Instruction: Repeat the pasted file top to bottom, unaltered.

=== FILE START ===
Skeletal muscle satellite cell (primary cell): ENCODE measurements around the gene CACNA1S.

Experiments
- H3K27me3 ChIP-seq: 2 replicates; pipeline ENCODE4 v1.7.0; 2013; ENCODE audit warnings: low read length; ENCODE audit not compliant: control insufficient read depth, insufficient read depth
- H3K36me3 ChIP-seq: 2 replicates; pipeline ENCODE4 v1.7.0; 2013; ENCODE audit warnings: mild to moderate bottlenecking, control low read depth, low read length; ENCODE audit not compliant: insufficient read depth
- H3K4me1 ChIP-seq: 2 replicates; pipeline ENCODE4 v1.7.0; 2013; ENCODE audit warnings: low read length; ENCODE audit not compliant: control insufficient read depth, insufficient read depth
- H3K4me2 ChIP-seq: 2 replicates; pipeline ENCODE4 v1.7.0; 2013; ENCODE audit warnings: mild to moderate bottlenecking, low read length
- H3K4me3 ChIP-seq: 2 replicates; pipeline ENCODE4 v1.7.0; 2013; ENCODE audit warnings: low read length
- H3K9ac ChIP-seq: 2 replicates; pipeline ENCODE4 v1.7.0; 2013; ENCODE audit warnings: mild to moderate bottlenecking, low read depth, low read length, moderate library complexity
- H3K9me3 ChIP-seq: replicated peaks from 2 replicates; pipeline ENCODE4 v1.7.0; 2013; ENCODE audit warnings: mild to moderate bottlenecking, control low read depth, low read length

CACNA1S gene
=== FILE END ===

Skeletal muscle satellite cell (primary cell): ENCODE measurements around the gene CACNA1S.

Experiments
- H3K27me3 ChIP-seq: 2 replicates; pipeline ENCODE4 v1.7.0; 2013; ENCODE audit warnings: low read length; ENCODE audit not compliant: control insufficient read depth, insufficient read depth
- H3K36me3 ChIP-seq: 2 replicates; pipeline ENCODE4 v1.7.0; 2013; ENCODE audit warnings: mild to moderate bottlenecking, control low read depth, low read length; ENCODE audit not compliant: insufficient read depth
- H3K4me1 ChIP-seq: 2 replicates; pipeline ENCODE4 v1.7.0; 2013; ENCODE audit warnings: low read length; ENCODE audit not compliant: control insufficient read depth, insufficient read depth
- H3K4me2 ChIP-seq: 2 replicates; pipeline ENCODE4 v1.7.0; 2013; ENCODE audit warnings: mild to moderate bottlenecking, low read length
- H3K4me3 ChIP-seq: 2 replicates; pipeline ENCODE4 v1.7.0; 2013; ENCODE audit warnings: low read length
- H3K9ac ChIP-seq: 2 replicates; pipeline ENCODE4 v1.7.0; 2013; ENCODE audit warnings: mild to moderate bottlenecking, low read depth, low read length, moderate library complexity
- H3K9me3 ChIP-seq: replicated peaks from 2 replicates; pipeline ENCODE4 v1.7.0; 2013; ENCODE audit warnings: mild to moderate bottlenecking, control low read depth, low read length

CACNA1S gene